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Senate fails to crack down on fat cat salaries

Moves to impose limits on salaries for top executives have been dealt a blow in parliament.

On Thursday the Senate rejected salary caps and a ban on special payments to senior managers. A people’s initiative had demanded the restrictions to counter what it considers excessive pay packages.

But the Senate came out in favour of granting shareholders the right to set the remuneration for company board members.

The other parliamentary chamber, the House of Representatives, is still to discuss the issue before Swiss voters have the final say at a later stage.

The Senate on Thursday threw out an initiative launched by a businessman with 26 votes to ten, and instead came out in favour of a reform of the shareholder law.

As part of the amendment, owners and investors only have an advisory say on top managers’ salaries. So-called golden parachutes, including severance pays, cash bonuses and other financial benefits, remain legal.

The drawn-out debate, which took place over three days, pitted mainly centre-left supporters of stronger shareholders rights against the majority centre-right in the Senate.

Most representatives of the Radical and the Christian Democratic Parties warned of harming the business community as a whole because of a small number of cases of unacceptable fat cat salaries.

Speakers pointed out that small and medium-sized entreprises (SMEs), which are the backbone of the economy, would suffer from stricter rules.

“We must not give up our liberal system as a whole because there have been a few black sheep,” said Radical senator Pankraz Freitag.

Good governance

For their part, the centre-left Social Democrats and the Greens said their aim was to increase transparency and endorse good governance rules, but their calls were not heeded.

Ernst Leuenberger and Luc Recordon both unsuccessfully appealed on the centre-right to show willingness to compromise.

The majority won the day with 26 votes to 8, while five senators, including some from the centre-right, abstained.

Géraldine Savary of the Social Democrats said the Senate had missed an opportunity to strengthen shareholder rights and increase transparency.

However, Christian Democrat Hansheiri Inderkum welcomed the outcome of the debate.

“It is up to the Senate to legislate without giving in to public pressure,” he said.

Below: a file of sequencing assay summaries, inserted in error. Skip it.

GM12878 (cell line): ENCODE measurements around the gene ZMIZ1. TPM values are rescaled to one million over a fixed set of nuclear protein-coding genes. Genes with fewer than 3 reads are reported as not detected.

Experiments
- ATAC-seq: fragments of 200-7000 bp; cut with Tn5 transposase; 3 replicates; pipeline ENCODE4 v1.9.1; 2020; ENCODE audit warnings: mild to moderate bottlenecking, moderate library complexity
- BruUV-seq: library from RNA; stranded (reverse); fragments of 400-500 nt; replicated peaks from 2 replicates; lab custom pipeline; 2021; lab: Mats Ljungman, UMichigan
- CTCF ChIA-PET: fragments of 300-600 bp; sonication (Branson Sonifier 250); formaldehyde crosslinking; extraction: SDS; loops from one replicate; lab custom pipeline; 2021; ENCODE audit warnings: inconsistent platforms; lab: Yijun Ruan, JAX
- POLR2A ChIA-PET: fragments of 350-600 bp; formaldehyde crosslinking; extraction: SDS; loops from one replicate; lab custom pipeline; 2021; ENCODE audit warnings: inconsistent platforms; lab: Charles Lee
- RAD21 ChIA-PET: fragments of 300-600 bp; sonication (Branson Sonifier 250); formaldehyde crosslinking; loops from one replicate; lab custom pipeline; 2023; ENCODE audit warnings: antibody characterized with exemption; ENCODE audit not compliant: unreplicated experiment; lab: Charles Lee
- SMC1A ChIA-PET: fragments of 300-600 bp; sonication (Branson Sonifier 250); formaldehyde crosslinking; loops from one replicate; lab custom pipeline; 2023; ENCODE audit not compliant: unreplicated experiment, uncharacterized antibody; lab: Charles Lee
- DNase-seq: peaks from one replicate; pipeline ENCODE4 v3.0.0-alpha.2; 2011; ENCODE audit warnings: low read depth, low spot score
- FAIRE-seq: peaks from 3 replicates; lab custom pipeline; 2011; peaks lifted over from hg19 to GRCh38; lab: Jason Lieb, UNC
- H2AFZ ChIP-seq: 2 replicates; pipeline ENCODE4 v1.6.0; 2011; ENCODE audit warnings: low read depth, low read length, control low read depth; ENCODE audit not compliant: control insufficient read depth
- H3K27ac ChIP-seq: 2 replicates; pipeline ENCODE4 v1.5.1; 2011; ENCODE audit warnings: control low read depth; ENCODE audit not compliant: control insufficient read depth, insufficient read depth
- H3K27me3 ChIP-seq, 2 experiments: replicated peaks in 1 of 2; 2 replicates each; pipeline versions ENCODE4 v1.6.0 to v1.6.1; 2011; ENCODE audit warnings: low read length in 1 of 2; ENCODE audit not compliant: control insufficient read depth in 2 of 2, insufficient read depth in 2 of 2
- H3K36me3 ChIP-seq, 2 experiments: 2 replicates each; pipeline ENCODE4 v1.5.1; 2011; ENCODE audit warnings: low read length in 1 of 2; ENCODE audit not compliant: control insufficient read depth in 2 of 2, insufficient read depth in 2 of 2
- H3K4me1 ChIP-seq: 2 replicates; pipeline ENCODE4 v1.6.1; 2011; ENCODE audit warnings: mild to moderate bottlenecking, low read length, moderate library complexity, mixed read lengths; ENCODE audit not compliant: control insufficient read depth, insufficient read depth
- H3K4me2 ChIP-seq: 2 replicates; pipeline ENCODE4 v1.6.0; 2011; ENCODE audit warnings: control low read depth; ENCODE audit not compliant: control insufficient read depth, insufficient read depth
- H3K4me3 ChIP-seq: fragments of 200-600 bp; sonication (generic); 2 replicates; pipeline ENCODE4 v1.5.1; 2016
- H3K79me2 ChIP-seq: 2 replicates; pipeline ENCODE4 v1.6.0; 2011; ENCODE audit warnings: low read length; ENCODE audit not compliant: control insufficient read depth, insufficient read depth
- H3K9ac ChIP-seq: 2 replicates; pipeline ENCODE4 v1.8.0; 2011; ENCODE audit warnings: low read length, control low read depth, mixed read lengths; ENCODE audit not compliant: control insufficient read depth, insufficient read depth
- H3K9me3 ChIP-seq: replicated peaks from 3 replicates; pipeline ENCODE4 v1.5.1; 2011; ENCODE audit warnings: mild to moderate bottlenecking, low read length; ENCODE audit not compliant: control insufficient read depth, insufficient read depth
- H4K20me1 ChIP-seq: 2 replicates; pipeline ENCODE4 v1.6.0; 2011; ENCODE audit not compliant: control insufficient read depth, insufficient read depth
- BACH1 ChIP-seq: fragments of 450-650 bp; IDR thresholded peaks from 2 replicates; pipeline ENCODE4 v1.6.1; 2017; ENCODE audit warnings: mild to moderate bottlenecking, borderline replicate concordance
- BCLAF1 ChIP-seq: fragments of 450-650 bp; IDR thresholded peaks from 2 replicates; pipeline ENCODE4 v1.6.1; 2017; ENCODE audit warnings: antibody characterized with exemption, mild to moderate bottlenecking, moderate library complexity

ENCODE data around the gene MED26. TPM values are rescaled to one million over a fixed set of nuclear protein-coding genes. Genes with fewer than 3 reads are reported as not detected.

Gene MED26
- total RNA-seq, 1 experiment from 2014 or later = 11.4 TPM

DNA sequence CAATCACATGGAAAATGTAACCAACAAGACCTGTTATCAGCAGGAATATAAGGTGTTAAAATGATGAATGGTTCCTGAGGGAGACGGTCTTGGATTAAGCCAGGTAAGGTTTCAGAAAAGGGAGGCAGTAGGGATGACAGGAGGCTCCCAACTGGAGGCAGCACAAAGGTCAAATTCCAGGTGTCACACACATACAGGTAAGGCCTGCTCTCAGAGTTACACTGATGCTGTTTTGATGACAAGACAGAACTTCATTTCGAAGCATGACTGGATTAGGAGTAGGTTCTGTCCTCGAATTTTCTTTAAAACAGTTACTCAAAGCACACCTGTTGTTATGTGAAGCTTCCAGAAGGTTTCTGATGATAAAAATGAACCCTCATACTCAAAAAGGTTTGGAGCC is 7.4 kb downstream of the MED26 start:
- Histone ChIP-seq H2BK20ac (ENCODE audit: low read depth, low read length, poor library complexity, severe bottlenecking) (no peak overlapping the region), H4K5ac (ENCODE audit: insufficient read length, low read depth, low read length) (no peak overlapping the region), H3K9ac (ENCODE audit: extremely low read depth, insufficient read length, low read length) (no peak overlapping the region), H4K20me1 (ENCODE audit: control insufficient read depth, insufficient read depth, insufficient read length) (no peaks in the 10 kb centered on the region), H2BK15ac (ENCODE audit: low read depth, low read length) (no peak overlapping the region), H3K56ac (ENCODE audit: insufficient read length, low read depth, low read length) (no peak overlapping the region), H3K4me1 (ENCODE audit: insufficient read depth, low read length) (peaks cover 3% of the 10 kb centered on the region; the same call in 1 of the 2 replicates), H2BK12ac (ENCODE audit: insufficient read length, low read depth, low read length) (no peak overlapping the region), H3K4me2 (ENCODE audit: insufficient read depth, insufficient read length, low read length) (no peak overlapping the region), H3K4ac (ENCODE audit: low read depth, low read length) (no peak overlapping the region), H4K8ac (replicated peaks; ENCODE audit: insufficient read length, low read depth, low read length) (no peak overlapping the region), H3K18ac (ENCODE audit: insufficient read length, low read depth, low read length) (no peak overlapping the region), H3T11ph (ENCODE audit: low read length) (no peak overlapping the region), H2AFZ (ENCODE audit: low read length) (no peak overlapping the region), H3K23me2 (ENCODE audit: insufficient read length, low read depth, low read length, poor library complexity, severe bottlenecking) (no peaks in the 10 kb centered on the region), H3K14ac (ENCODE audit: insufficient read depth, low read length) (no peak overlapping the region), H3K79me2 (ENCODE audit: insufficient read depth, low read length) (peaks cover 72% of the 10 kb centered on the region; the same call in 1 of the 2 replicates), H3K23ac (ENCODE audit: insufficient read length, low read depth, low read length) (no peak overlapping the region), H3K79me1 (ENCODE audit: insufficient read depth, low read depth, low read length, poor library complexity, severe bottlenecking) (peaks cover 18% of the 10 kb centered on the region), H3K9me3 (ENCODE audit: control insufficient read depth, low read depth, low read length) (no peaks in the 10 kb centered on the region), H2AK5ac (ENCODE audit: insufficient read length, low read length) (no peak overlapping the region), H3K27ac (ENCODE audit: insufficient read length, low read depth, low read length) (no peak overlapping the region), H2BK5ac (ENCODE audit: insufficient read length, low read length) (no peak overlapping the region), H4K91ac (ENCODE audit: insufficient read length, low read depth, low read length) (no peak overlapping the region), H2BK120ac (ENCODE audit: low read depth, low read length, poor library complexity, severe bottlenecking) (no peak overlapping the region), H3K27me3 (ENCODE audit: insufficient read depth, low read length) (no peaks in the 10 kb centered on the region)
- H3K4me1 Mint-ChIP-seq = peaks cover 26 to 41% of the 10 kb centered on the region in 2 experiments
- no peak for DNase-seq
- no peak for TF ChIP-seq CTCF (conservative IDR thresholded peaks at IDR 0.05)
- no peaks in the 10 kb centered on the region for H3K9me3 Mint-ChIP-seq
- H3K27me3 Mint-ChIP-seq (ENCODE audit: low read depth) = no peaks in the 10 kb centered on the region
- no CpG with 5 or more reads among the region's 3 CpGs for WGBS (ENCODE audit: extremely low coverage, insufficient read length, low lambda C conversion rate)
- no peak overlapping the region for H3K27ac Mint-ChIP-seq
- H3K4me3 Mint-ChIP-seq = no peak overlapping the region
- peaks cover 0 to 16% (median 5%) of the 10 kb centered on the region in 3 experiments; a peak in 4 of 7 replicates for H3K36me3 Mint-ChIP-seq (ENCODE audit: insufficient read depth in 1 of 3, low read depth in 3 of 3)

Justice Minister Eveline Widmer-Schlumpf indicated she was disappointed with some of the decisions by the Senate.

“You chose to make some regulations toothless, but the government hopes further amendments will be made by the House of Representatives at a later stage,” Widmer-Schlumpf said on Thursday.

The prestigious Neue Zürcher Zeitung newspaper, traditionally close to the business community, noted that the debate was marked by divisions within the centre-right and a contradictory policy of the centre-left.

“It seems illogical that the left seeks to boost shareholder rights although it has criticised the shareholder value policy in the past,” an editorial in Wednesday’s NZZ said.

The Zurich-based Tages-Anzeiger, perceived as more centre-left, criticised the politicians for sitting on the fence.

“The Senate is acting just like those managers with fat cat salaries who believe no measures are necessary because angry citizens will eventually calm down,” the Tages-Anzeiger said after the first day of debate.



People’s initiative

This content was published on The people’s initiative allows every citizen to propose a modification of the constitution. To be valid it must be signed by at least 100,000 people within a period of 18 months. Parliament can directly accept the initiative. It can also refuse it or put forward a counter-proposal. In all cases a nationwide vote takes place.

Read more: People’s initiative


Campaigners for a proposal to limit executive pay were pessimistic about the Senate’s or the government’s willingness to compromise.

“I believe we need a radical reform so we can have a sound economic system,” Thomas Minder told public television.

The businessman is the driving force behind a people’s initiative which seeks to limit executive pay and boost shareholder rights by decentralising some of the decision-making authority within publicly listed firms.

The campaign collected more than 118,000 signatures to force a nationwide vote on the issue.

The initiative was launched in 2006 in the wake of the collapse of the former national airline, Swissair, and widespread concerns over what are considered excessive salaries for managers and board members.

Urs Geiser,

There are about 180,000 limited companies in Switzerland.
About 300 of them are listed on the stock exchange.

Four Swiss companies, UBS, Credit Suisse, ABB and Nestlé, introduced an advisory vote for shareholders on manager pays.

Novartis, which also discussed the proposal by the Ethos Foundation for Sustainable Development, rejected it earlier this year.

An initiative was launched in 2006 and handed in February 2008 with more than 118,000 signatures.

Three out of four citizens have come out in favour of limiting managers’ salaries according to an opinion poll published last month.

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SWI - a branch of Swiss Broadcasting Corporation SRG SSR